(Preface: Being an Arizona Cardinals fan has ups and downs, to say the least, and one of the primary drawbacks is that their games often leave one emotionally and physically drained. Just watching these guys is exhausting. 31-10 is a safe lead for 99.9% of the football teams in the world, but not us. The Cardinals relish in finding ways to make everything far more gut-wrenching than necessary, and Sunday's 51-45 gunfight with Green Bay was as ridiculous and improbable as they come. I had to struggle to achieve any kind of coherence with this short piece. My brain is not working. If you like to gamble on sports – I do not, but to each his own – I have free advice for the Arizona-New Orleans game: take the "over.")
Two weeks ago in the wake of the failed Underpants Bomber I noted that with even the most strident efforts to secure commercial air travel the bomber will always get through. Matthew L. forwarded me a recent Wall Street Journal piece suggesting that calculated fatalism about terrorism in the air isn't so outlandish an idea. The author makes a number of obvious but often overlooked points about the diminutive risk posed by terrorist attacks (compared, for example, to dying in an auto accident or being murdered in the U.S.). I'm most intrigued, however, by his use of the apt phrase "security theater." The pointless efforts to reassure panicky idiots that "increased security measures are being implemented" is dishonest at best and achieves nothing except making everyone more miserable and whittling away at what little remains of our privacy in a modern airport.
It would have been silly to expect any kind of calm, level-headed response to the Underpants Bomber. We got the predictable foaming-at-mouth "Liberals put America in danger!" reaction from the Teabagging crowd followed by the inevitable "We have to look like we're tough! Do something!" response from the White House and Congress. Even if we recognize the fact that most anti-terrorism measures in airports are strictly for show, the reaction to this latest incident still stands out as mind-bogglingly stupid. Two examples illustrate the point.
First, on inbound international flights passengers are now required to spend the last hour before landing in their seats and without any "personal items" in their laps. Think about that for a second. We all have to spend the last hour of a 9 or 12 (or 18 or 20) hour flight sitting bolt-upright in an uncomfortable coach seat staring straight ahead and doing nothing. No reading, no iPod, nothing. In what possible hypothetical situation could this add any security whatsoever to international flights? I guess future Underpants Bombers will have a mere 9 hours to execute their plan on that Amsterdam-Detroit flight instead of 10. The cost in misery is substantial. The benefits aren't even plausible let alone realistic.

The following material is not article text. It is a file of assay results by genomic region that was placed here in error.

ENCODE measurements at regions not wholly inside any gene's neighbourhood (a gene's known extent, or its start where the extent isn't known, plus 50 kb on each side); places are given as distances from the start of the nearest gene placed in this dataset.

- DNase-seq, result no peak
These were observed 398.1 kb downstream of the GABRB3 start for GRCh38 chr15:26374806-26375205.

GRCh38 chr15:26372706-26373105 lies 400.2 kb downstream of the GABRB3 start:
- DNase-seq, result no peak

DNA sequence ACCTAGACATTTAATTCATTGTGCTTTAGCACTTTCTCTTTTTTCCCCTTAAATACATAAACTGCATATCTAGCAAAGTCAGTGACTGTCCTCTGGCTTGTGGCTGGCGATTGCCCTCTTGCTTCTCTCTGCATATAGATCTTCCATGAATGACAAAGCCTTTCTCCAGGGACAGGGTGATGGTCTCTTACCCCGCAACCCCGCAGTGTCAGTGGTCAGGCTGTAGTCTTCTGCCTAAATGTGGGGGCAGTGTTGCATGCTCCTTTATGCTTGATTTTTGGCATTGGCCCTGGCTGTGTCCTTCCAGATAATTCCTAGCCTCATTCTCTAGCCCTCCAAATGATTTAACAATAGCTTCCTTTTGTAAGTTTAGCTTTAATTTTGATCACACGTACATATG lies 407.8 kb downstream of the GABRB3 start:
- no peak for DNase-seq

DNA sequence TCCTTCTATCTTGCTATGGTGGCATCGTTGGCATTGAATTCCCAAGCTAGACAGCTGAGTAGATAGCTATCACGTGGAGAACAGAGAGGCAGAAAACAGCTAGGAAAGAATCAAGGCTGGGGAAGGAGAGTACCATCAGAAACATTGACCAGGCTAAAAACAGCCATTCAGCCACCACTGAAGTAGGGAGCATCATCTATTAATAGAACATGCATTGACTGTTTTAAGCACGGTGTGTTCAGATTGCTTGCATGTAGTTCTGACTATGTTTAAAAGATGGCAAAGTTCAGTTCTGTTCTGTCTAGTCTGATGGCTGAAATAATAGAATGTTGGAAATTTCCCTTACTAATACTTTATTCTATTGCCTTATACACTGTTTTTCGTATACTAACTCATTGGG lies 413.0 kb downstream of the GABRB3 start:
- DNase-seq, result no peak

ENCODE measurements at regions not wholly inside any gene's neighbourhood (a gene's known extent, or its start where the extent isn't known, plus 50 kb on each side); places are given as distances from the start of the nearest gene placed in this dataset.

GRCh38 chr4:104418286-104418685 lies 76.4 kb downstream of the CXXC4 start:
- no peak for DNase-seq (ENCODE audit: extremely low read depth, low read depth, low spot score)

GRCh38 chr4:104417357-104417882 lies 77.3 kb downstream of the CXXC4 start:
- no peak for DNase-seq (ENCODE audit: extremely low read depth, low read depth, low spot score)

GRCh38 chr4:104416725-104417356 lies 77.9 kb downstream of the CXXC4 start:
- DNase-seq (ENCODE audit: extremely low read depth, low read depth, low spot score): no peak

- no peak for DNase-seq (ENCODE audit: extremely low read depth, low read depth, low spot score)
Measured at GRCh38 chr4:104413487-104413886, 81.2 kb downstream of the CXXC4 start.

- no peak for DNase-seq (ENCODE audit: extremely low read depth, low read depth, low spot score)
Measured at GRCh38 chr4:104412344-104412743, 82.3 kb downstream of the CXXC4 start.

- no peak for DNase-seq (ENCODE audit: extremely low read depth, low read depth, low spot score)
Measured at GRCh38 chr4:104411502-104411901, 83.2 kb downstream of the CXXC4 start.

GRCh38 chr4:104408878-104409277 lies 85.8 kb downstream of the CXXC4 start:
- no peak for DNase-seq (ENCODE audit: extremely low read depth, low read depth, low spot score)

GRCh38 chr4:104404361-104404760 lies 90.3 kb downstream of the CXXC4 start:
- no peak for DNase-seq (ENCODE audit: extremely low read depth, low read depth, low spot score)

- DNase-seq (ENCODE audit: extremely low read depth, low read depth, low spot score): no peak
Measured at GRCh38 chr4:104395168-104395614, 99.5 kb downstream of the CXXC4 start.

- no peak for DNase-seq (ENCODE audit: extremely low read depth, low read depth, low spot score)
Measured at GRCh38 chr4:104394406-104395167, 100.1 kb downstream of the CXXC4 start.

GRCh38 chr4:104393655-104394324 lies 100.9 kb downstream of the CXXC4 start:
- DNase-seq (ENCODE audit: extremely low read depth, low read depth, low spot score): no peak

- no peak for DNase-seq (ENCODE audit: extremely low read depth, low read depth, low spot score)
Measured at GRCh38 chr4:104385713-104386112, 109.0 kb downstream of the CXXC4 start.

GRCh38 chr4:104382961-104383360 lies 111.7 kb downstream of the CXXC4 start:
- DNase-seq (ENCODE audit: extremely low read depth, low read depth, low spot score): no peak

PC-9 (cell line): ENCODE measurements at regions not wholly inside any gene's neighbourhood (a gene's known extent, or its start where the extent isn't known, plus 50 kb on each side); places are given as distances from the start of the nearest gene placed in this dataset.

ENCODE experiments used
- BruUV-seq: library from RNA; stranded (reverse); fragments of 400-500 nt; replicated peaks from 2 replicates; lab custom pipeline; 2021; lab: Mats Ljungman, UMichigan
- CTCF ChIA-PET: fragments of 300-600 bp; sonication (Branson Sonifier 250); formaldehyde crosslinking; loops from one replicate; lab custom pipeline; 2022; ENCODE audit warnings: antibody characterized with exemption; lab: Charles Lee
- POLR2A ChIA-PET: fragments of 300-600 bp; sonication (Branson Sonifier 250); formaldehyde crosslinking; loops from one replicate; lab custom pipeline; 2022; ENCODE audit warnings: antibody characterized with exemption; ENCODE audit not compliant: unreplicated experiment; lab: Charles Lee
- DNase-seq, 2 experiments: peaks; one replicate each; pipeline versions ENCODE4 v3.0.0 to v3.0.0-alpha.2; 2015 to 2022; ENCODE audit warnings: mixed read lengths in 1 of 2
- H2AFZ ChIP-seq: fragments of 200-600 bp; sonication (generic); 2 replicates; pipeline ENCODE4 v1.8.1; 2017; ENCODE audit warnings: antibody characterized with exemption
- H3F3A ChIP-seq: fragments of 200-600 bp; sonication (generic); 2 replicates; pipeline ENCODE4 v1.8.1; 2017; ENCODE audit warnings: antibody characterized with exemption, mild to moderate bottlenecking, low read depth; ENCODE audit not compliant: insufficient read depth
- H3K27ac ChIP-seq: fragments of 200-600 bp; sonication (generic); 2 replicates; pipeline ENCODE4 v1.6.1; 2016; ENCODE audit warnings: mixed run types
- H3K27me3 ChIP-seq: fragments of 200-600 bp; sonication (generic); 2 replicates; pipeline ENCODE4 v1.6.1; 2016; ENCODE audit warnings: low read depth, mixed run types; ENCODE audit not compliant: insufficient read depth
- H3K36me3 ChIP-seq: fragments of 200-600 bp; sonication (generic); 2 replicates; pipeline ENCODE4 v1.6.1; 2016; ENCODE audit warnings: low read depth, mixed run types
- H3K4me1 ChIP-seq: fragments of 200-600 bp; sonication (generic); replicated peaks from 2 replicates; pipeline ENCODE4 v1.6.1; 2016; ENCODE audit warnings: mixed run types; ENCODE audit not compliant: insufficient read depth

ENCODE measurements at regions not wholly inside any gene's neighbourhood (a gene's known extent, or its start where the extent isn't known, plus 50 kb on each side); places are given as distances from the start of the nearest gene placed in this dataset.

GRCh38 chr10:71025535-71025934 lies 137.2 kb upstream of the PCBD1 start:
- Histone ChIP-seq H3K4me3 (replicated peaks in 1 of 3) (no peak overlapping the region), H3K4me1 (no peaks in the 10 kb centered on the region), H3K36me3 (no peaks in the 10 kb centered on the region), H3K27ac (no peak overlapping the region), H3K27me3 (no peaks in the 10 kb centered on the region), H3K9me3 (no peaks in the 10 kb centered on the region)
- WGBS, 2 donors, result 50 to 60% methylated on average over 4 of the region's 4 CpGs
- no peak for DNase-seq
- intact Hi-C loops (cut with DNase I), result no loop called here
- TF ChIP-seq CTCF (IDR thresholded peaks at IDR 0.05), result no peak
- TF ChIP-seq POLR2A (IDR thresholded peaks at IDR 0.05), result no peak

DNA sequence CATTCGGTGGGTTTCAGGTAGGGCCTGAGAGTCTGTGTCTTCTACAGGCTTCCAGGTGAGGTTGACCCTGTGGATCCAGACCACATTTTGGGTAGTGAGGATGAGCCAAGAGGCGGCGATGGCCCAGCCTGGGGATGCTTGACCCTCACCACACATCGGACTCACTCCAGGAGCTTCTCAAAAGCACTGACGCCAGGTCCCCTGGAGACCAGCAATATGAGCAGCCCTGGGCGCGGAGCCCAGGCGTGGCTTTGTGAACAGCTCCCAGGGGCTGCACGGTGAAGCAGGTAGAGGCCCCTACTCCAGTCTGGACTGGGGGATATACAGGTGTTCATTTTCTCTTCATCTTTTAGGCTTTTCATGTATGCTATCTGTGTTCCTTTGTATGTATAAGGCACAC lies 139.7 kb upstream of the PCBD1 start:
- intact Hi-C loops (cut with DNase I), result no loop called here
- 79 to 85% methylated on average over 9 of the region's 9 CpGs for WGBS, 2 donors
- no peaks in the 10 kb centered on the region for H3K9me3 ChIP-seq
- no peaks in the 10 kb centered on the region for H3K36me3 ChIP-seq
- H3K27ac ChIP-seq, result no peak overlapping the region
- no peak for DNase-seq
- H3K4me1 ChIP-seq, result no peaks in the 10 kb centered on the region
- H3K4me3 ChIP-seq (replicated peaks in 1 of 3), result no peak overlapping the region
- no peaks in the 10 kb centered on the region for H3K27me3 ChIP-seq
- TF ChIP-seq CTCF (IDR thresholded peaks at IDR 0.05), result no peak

Second, two flights in the past week have received F-16 fighter jet escorts because of "unruly" passengers who were probably trying to, you know, read a magazine during the last hour of the flight. Most recently, an AirTran flight to San Francisco was escorted by two armed F-16s because…a drunk locked himself in the bathroom. OK, let's give The System the benefit of the doubt and assume they did not know he was just a harmless drunk. Implausible, but let's go ahead and accept that premise. What in the hell are two F-16s supposed to contribute to this situation? If the guy is in the bathroom mixing an Underpants Bomb is the F-16 supposed to fire a missile into the plane and blow it to bits before the terrorist can…ignite a bomb and blow the plane to bits? That'll learn 'em.
An F-16 burns 150 gallons of fuel to take off and ten gallons per minute thereafter. Combined with the other (astronomical) parts and labor costs involved in operating that kind of aircraft we might question the benefit of this policy. Either the Unruly Passenger is a harmless false alarm or it is a real terrorist who will or will not succeed in his plot irrespective of the presence of armed fighter escorts. Armed escorts could have been relevant on 9/11, but what are the odds of a cockpit incursion happening again? Since those events I think a pilot would fly the plane into the ground before allowing a hijacker to commandeer the aircraft and use it as a missile. So, like armies prepare themselves to fight the previous war, our Security Theater seems to be responding to the threat of terrorists from 2001.
We stopped improving airport security sometime in mid-2002. Everything since then has served only to waste money, waste time, and make everyone more miserable. It is a race we can't win, as security measures inevitably focus on past, not future, attacks. Soon we'll be subject to "Total Body Imaging" scanners to catch underpants bombers…and how long do you think it will take would-be bombers to figure out how to beat that? All it will do is make airport lines longer, make people feel more like cattle, and make the next would-be bomber swallow or "keester" a tube of explosives rather than sewing it into his underwear.
I feel safer already.